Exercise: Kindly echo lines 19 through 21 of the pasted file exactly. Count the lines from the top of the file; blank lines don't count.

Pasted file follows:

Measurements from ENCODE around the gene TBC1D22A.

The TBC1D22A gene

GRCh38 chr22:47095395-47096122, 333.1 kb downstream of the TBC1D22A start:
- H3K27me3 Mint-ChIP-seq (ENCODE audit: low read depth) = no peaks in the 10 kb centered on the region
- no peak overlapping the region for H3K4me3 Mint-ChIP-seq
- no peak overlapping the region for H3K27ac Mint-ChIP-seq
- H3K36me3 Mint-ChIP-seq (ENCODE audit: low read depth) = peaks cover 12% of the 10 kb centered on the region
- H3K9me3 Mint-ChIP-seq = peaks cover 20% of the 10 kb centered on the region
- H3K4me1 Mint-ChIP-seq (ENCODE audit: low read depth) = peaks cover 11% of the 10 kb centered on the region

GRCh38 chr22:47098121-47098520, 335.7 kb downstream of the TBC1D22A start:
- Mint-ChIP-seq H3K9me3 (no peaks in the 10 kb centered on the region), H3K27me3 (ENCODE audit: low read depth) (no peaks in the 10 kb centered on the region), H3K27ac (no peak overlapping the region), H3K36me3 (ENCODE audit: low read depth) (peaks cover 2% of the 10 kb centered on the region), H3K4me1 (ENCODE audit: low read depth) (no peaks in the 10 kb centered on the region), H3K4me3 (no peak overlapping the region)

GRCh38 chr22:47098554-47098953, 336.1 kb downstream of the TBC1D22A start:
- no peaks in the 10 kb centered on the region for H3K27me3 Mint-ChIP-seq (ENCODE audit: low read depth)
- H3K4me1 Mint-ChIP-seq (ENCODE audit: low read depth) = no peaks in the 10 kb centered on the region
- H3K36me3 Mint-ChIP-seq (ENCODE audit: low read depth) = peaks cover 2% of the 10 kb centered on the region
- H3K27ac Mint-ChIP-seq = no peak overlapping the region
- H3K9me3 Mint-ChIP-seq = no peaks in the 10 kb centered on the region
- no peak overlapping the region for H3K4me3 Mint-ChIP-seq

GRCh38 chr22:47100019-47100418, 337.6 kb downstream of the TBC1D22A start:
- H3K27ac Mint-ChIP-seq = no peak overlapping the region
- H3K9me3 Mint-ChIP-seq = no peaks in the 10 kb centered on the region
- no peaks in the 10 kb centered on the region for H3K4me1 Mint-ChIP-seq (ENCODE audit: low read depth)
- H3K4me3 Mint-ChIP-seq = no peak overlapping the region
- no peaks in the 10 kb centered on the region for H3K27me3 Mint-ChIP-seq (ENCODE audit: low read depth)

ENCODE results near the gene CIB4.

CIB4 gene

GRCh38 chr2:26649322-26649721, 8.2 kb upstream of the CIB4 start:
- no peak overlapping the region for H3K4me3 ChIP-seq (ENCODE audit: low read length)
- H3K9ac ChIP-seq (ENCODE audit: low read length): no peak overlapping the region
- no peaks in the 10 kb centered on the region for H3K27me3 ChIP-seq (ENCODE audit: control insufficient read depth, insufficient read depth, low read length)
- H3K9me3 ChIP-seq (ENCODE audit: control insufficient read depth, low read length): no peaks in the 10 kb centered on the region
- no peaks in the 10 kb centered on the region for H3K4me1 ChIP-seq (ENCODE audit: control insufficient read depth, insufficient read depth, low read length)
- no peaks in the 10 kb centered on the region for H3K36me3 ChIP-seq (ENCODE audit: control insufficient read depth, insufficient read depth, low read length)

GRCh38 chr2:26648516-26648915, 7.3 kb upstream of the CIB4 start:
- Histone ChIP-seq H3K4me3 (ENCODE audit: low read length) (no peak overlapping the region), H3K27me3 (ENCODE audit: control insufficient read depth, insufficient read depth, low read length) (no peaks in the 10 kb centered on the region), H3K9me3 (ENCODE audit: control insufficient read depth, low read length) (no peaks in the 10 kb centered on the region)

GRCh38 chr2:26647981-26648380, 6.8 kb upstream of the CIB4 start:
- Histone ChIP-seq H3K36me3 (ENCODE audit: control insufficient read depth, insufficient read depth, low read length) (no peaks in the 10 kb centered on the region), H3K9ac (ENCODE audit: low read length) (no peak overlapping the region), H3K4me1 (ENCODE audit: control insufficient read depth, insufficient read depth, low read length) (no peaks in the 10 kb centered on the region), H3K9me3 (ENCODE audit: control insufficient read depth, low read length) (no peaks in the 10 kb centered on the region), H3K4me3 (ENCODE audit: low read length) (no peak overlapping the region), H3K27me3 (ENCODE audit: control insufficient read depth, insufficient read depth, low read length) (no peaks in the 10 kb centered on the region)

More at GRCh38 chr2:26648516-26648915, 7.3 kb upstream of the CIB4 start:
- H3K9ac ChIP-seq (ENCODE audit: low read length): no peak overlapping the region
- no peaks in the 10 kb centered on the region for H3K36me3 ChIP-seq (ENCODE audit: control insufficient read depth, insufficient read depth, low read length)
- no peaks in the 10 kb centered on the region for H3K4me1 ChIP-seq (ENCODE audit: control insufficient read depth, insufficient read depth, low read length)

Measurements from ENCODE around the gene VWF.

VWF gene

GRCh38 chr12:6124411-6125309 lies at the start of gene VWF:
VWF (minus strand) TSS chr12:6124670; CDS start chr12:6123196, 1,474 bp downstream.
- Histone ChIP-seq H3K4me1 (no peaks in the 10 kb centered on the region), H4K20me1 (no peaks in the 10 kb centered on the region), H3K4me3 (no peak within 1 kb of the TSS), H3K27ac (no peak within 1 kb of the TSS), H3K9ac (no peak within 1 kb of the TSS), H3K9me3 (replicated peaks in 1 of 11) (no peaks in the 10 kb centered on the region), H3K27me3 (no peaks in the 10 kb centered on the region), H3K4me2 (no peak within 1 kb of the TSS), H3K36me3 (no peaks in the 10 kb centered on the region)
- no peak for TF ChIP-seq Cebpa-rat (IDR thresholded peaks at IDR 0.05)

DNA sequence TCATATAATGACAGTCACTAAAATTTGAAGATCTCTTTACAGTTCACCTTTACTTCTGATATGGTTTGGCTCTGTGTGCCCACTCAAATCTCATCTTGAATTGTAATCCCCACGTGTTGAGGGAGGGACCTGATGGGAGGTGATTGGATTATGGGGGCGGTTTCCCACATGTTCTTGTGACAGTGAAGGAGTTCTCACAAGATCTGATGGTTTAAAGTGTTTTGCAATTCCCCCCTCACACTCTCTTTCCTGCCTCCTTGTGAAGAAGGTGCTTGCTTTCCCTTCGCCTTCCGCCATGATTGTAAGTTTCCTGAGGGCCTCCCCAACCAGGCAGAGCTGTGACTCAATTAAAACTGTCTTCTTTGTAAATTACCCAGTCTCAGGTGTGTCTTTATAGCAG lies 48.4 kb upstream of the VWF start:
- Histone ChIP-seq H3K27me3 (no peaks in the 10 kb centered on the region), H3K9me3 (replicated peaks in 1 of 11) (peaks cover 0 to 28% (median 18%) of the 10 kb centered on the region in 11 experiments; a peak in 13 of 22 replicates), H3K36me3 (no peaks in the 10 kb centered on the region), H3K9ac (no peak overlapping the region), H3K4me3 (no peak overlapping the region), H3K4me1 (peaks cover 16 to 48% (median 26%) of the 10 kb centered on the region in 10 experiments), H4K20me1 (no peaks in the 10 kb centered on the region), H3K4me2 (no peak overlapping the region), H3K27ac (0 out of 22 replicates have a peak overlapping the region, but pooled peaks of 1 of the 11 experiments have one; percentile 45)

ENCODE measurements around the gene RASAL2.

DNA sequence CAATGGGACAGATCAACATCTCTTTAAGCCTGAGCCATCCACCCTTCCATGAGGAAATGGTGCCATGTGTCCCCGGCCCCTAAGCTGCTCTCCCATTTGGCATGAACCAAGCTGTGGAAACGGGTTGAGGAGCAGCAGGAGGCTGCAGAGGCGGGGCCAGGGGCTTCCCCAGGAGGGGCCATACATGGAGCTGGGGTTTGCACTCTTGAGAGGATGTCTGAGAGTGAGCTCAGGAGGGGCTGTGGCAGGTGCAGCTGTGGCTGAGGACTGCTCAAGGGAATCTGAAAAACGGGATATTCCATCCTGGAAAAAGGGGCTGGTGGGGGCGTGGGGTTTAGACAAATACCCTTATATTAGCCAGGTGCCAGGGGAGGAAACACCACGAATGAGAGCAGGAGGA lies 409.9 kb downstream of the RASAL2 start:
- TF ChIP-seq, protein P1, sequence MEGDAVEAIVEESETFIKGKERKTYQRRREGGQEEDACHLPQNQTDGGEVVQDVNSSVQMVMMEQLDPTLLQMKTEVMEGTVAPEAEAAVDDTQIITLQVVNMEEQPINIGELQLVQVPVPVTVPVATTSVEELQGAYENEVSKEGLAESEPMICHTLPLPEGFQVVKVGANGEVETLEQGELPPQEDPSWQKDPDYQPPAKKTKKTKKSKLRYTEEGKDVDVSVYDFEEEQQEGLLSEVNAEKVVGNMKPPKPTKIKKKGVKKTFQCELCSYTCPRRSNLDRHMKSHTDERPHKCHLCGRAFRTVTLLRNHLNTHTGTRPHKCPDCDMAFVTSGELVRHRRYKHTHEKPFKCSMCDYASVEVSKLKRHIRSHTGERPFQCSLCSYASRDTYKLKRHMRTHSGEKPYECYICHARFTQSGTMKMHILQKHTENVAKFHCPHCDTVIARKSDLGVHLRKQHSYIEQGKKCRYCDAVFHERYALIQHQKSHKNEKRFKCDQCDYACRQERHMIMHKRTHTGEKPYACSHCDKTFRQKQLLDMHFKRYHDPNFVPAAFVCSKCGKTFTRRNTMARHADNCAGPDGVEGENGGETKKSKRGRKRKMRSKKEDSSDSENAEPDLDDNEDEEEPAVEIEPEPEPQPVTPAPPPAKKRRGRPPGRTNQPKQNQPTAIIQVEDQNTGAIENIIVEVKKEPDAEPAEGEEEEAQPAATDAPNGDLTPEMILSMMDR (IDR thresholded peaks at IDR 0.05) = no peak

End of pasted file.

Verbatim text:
GRCh38 chr22:47100019-47100418, 337.6 kb downstream of the TBC1D22A start:
- H3K27ac Mint-ChIP-seq = no peak overlapping the region
- H3K9me3 Mint-ChIP-seq = no peaks in the 10 kb centered on the region